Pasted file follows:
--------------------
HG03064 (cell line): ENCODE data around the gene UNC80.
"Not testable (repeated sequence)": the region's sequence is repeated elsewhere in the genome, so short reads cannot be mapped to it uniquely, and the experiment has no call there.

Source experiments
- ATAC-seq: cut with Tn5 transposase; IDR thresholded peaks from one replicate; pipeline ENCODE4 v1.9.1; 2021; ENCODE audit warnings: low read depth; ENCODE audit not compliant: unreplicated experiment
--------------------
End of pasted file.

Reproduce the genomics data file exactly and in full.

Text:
HG03064 (cell line): ENCODE data around the gene UNC80.
"Not testable (repeated sequence)": the region's sequence is repeated elsewhere in the genome, so short reads cannot be mapped to it uniquely, and the experiment has no call there.

Source experiments
- ATAC-seq: cut with Tn5 transposase; IDR thresholded peaks from one replicate; pipeline ENCODE4 v1.9.1; 2021; ENCODE audit warnings: low read depth; ENCODE audit not compliant: unreplicated experiment